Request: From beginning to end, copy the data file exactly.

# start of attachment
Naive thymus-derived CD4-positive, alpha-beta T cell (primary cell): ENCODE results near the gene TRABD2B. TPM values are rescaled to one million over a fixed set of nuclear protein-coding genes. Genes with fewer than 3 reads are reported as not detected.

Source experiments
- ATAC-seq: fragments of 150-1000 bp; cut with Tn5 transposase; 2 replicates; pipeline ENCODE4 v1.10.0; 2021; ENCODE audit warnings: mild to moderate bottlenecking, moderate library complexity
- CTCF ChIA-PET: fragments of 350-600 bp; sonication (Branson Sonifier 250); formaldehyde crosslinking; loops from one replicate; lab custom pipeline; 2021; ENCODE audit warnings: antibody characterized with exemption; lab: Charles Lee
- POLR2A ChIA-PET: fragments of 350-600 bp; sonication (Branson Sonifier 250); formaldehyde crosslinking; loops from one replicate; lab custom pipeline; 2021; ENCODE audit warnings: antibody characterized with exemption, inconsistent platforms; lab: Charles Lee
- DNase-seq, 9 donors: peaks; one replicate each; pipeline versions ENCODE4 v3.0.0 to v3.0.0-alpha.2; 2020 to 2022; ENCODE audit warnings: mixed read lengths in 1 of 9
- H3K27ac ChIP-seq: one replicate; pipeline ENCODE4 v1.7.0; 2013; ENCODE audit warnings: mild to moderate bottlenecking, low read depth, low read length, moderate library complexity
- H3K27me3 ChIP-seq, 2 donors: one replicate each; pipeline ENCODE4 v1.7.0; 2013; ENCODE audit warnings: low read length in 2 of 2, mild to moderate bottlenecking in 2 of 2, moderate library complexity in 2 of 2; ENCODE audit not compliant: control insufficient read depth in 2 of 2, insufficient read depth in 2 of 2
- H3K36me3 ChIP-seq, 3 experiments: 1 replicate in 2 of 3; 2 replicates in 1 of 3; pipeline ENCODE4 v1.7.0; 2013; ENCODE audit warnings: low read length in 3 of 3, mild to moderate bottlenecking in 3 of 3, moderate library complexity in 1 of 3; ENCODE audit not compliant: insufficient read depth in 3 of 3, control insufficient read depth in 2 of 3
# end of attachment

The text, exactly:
Naive thymus-derived CD4-positive, alpha-beta T cell (primary cell): ENCODE results near the gene TRABD2B. TPM values are rescaled to one million over a fixed set of nuclear protein-coding genes. Genes with fewer than 3 reads are reported as not detected.

Source experiments
- ATAC-seq: fragments of 150-1000 bp; cut with Tn5 transposase; 2 replicates; pipeline ENCODE4 v1.10.0; 2021; ENCODE audit warnings: mild to moderate bottlenecking, moderate library complexity
- CTCF ChIA-PET: fragments of 350-600 bp; sonication (Branson Sonifier 250); formaldehyde crosslinking; loops from one replicate; lab custom pipeline; 2021; ENCODE audit warnings: antibody characterized with exemption; lab: Charles Lee
- POLR2A ChIA-PET: fragments of 350-600 bp; sonication (Branson Sonifier 250); formaldehyde crosslinking; loops from one replicate; lab custom pipeline; 2021; ENCODE audit warnings: antibody characterized with exemption, inconsistent platforms; lab: Charles Lee
- DNase-seq, 9 donors: peaks; one replicate each; pipeline versions ENCODE4 v3.0.0 to v3.0.0-alpha.2; 2020 to 2022; ENCODE audit warnings: mixed read lengths in 1 of 9
- H3K27ac ChIP-seq: one replicate; pipeline ENCODE4 v1.7.0; 2013; ENCODE audit warnings: mild to moderate bottlenecking, low read depth, low read length, moderate library complexity
- H3K27me3 ChIP-seq, 2 donors: one replicate each; pipeline ENCODE4 v1.7.0; 2013; ENCODE audit warnings: low read length in 2 of 2, mild to moderate bottlenecking in 2 of 2, moderate library complexity in 2 of 2; ENCODE audit not compliant: control insufficient read depth in 2 of 2, insufficient read depth in 2 of 2
- H3K36me3 ChIP-seq, 3 experiments: 1 replicate in 2 of 3; 2 replicates in 1 of 3; pipeline ENCODE4 v1.7.0; 2013; ENCODE audit warnings: low read length in 3 of 3, mild to moderate bottlenecking in 3 of 3, moderate library complexity in 1 of 3; ENCODE audit not compliant: insufficient read depth in 3 of 3, control insufficient read depth in 2 of 3